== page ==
The purpose of this page is to discuss the elements of a successful course proposal.
All course proposals, including new courses, alterations, and course changes, must
be submitted through CIMS at:
Read directions for using CIMS are posted on the CIMS webpage. Get access by using your Login credentials, typed in all lowercase.When
entering in each field in CIMS please be sure to click the “i” button next to the
field to get instructions related to
New Course Proposals
New course proposals are evaluated by the committee with respect to this
The elements of a new course proposal are as follows:
Subject Code and Number
Select the subject code from the drop-down menu. Then enter a single three-digit
number into the number field. Make sure the first digit of the number accurately
reflects the intended audience.
Pick a title that accurately reflects the content of the course. Please see the course title guidelines
posted before selecting your title. Please notice that the following titles and
abbreviations are reserved: Advanced Topics (ADTP), Directed Study (Dir St), Honors
(HNRS), Seminar (Sem), and Special Topics (SPTP).
There are two types of titles:
Full Title. This is the title that will appear in the course catalog.
It should not contain any abbreviations, and is limited to 90 characters.
Transcript Title. This is the title that will appear on student transcripts
and in the schedule of courses. It is limited to 30 characters.
If the full title does not exceed 30 characters, then both titles will be the same.
If the full title exceeds 30 characters, then you will need to enter a transcript
title (a box will automatically appear in the CIMS form). Per the guidelines, the
transcript title may contain abbreviated words and should be similar to the full
title (containing the same key words).
Credit Hours and Repeatability
The number of credit hours associated with the course should accurately reflect the
amount of expected work. See the
credit hours guidelines posted for guidance on how to set the number of credit hours.
The number of credit hours may be fixed or variable.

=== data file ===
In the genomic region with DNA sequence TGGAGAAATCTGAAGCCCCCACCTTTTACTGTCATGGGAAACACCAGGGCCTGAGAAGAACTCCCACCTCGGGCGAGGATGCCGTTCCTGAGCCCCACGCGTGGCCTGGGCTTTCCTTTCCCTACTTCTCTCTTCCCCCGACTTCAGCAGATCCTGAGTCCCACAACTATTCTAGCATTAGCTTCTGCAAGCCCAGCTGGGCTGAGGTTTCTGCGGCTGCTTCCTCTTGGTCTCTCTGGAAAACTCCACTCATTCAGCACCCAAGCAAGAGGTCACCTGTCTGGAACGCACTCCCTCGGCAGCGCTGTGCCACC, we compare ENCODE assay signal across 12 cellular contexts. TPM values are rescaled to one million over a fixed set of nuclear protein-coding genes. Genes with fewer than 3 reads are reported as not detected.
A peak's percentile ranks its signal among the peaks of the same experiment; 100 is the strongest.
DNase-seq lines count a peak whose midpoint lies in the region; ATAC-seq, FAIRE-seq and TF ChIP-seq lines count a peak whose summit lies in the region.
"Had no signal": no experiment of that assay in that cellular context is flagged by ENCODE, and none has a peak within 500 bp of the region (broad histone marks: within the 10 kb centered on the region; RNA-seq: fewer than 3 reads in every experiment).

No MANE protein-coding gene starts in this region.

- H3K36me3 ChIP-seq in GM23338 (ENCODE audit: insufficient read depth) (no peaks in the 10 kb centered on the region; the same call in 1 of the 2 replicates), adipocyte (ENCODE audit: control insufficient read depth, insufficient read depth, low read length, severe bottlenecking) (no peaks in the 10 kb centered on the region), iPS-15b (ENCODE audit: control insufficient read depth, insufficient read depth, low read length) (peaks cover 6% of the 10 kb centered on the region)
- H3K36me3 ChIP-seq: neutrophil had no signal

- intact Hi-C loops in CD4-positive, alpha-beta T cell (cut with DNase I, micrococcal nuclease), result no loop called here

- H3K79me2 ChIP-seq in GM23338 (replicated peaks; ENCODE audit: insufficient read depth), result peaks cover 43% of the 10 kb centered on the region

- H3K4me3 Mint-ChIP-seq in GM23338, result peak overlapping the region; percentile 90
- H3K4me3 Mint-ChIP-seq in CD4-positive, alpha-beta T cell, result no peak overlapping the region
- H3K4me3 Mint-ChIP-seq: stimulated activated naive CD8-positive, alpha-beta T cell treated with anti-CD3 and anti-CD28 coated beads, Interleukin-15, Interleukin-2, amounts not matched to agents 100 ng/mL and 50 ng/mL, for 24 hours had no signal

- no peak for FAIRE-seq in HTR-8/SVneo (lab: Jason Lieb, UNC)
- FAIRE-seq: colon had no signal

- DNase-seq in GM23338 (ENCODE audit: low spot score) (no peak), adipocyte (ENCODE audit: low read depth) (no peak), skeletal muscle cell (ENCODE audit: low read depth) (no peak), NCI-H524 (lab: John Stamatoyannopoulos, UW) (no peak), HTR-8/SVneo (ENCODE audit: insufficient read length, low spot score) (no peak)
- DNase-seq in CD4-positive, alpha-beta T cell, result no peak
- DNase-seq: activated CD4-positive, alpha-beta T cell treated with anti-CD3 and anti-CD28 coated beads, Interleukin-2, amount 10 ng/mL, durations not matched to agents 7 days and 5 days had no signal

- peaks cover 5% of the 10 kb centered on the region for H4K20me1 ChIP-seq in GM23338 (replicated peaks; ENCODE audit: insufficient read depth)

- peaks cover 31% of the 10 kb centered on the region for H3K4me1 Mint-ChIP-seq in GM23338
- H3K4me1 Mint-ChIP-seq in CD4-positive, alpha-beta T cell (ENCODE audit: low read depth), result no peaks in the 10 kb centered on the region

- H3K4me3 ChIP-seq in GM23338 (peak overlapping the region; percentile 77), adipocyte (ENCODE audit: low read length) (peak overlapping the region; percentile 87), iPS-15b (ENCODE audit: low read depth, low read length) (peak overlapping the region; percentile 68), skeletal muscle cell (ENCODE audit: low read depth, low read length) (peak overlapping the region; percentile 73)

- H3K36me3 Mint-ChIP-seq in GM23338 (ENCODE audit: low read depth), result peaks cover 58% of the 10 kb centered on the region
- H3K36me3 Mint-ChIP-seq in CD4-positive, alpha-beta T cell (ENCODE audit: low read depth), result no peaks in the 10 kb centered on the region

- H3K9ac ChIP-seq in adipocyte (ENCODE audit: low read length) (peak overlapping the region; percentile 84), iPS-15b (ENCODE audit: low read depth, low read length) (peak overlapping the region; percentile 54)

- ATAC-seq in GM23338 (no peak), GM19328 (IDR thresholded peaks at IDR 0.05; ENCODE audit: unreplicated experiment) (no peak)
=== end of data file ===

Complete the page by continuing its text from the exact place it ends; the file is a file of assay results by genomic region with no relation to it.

Courses may be designated as “repeatable” by checking the appropriate box. Repeatability
means that the course can be counted multiple times for a program. For instance,
a degree might require 2 units of a given course (typical for seminar courses in
some programs), in which case it should be marked repeatable. Note that any course
can be attempted multiple times (for instance if a student fails it, or if the
student gets a D and wants to D/F repeat it) — the course should only be marked
as “repeatable” if the program requires that it be taken multiple times.
Select between “Normal grading mode” and “Pass/Fail grading mode." Undergraduate
courses taken on a pass/fail basis may only be used to satisfy free elective credit.
Courses used to satisfy specific college, school, department, major, minor or General
Education requirements may not be taken pass/fail. Selecting the pass/fail grading
mode removes all other grading options for the course (e.g.: audit, letter grade).
Selecting the normal grading mode defaults the course to letter grading but permits
other grading options (pass/fail, audit).
The course catalog description should reflect the topics covered by the course. The
description should be concise, and is limited to 60 words. In writing the description,
you should be consistent with the stylistic conventions used by your unit. In particular,
consider the following issues:
It is not necessary to list the prerequisites in the description itself (the prerequisite
is a separate field in the CIMS form, see below). For instance, it is not advisable
to start the description: “This course builds upon concepts learned in ABC 101."
There is no need to list the title of the course, its course number, its subject
code, the number of credit hours, its prerequisites, or its level in the course
Consider whether the description should be a complete sentence or a list of topics.
Some units write their descriptions as full sentences (example: “This course
examines the social, economic, and legal aspects of advertising”) while others
simply write out a list of topics (example: “The social, economic, and legal
aspects of advertising”). If full sentences are used, use the present tense;